|Male Northeast Congo lion in Murchison Falls|
|Northeast Congo lioness in Murchison Falls|
|Subspecies:||P. l. azandica|
|Panthera leo azandica
The Congo lion or Northeast Congo lion (Panthera leo azandica), was proposed as a lion subspecies from the northeastern part of the Democratic Republic of the Congo and western parts of Uganda. It is also known as the "Uganda lion."
The American zoologist Joel Asaph Allen proposed the trinomen Leo leo azandicus, and described a male lion as type specimen that was obtained by the American Museum of Natural History. This individual was killed in 1912 by museum staff as part of a zoological collection comprising 588 carnivore specimens. Allen admitted a close relationship to L. l. massaicus regarding cranial and dental characteristics but argued that his type specimen differed in pelage coloration.
In 1913, Heller gave the taxonomic name "Panthera leo nyanzae" to lions in Uganda. In 1924, Allen gave the trinomen "Panthera leo hollisteri" to lions on the northern bank of Lake Victoria, before Ugandan lions were seen as being of the same subspecies as those in the northeastern part of the Democratic Republic of the Congo.
The British taxonomist Pocock subordinated lions to the genus Panthera in 1930 when he wrote about Asian lions. Three decades later, Ellerman and Morrison-Scott recognized just two lion subspecies, namely the Asiatic P. l. persica and the African P. l. leo.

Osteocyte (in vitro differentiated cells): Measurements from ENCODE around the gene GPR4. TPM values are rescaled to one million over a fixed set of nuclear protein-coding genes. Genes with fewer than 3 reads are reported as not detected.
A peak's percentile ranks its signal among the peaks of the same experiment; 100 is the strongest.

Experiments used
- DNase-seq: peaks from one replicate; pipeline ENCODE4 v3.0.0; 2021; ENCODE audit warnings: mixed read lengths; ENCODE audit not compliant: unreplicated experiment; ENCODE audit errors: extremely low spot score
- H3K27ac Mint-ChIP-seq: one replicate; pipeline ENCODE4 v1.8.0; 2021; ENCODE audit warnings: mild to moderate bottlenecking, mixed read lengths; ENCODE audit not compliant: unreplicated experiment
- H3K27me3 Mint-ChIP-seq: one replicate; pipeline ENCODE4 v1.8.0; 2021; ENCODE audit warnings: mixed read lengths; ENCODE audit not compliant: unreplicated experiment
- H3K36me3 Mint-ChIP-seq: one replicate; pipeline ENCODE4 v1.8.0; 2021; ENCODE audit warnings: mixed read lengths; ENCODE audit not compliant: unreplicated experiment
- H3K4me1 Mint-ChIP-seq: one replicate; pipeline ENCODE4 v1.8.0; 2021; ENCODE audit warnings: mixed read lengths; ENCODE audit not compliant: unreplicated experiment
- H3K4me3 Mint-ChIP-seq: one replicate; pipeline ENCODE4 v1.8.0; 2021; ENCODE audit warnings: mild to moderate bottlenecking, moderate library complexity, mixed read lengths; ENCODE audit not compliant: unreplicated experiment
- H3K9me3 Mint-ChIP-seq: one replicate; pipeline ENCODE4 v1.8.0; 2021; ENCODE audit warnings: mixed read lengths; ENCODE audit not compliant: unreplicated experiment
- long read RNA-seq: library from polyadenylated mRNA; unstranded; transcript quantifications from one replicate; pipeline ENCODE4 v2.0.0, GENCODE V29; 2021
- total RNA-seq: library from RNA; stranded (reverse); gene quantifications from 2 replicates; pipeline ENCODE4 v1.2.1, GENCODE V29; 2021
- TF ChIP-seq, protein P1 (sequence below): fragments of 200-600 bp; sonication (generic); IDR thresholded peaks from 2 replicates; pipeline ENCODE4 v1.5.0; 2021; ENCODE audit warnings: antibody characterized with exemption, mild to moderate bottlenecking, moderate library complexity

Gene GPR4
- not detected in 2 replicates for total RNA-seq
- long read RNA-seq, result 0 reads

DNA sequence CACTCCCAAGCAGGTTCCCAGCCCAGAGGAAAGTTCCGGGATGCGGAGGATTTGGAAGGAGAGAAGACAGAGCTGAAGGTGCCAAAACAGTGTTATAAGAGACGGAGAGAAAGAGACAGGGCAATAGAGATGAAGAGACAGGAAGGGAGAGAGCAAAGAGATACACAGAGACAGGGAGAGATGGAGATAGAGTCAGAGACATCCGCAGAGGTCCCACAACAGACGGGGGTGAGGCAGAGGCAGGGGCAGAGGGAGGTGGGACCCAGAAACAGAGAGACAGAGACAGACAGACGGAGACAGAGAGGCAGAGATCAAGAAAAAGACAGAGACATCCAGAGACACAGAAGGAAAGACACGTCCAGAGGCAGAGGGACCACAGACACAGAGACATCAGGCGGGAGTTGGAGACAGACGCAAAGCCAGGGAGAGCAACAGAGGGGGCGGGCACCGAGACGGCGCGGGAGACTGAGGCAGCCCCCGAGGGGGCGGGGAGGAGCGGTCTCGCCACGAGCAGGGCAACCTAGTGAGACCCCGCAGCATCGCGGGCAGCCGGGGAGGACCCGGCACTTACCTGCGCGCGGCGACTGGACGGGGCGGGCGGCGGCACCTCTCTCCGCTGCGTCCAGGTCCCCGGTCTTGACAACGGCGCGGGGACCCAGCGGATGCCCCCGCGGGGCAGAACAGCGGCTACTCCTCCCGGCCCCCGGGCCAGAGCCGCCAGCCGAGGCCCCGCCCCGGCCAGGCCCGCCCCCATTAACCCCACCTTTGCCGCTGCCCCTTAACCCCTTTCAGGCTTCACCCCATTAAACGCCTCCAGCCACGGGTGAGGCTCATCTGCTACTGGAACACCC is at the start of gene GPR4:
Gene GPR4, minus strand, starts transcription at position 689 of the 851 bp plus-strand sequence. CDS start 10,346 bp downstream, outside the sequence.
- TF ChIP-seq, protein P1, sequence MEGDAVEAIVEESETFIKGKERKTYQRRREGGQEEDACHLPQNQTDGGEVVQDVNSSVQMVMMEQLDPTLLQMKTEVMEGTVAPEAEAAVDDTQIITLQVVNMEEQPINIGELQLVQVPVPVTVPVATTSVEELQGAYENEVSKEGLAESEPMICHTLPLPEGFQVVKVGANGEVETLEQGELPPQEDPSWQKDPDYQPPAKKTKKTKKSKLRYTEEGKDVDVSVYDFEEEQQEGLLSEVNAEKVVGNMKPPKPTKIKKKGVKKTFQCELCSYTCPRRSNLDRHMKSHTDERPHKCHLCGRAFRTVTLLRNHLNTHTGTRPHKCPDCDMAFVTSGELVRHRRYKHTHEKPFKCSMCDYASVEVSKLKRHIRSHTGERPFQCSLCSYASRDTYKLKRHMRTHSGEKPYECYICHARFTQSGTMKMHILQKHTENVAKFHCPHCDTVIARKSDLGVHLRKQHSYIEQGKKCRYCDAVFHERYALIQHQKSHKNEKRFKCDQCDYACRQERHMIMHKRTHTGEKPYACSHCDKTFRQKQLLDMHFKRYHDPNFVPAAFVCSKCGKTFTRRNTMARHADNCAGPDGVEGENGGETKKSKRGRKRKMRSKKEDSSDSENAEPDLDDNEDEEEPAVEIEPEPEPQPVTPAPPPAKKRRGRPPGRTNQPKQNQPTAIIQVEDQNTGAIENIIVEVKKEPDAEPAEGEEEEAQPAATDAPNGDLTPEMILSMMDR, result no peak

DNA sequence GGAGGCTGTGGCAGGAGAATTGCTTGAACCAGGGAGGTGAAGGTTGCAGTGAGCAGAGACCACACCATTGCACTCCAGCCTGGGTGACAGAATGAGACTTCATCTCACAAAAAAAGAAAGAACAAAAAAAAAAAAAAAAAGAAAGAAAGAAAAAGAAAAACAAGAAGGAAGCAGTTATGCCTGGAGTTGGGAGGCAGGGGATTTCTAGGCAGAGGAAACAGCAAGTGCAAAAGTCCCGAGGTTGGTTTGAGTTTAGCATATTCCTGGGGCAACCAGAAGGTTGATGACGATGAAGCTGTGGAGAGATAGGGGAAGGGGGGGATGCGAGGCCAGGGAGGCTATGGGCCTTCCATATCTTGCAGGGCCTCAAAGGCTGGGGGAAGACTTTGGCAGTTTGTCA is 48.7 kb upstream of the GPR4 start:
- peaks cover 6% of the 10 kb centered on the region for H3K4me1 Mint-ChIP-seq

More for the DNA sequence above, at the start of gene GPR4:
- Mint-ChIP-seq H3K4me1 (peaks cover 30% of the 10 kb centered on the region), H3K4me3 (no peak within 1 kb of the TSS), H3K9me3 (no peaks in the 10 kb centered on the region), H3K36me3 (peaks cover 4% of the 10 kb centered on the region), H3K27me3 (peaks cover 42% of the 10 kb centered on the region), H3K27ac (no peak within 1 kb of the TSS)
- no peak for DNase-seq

Distribution and population status
In the Congo River basin, Virunga National Park in the Democratic Republic of the Congo, and the adjacent Queen Elizabeth National Park in Uganda may be a potential stronghold for lions in Central Africa, if poaching is curbed and prey species recover.
Since 1996, African lion populations have been assessed as Vulnerable by IUCN. They are killed pre-emptively or in retaliation for preying on livestock, and are threatened by depletion of prey base, loss and conversion of habitat. To address these threats, lion-human conflict needs to be reduced, and lion habitat and prey base increased. No captive individual of the Congo lion population is registered in the International Species Information System.
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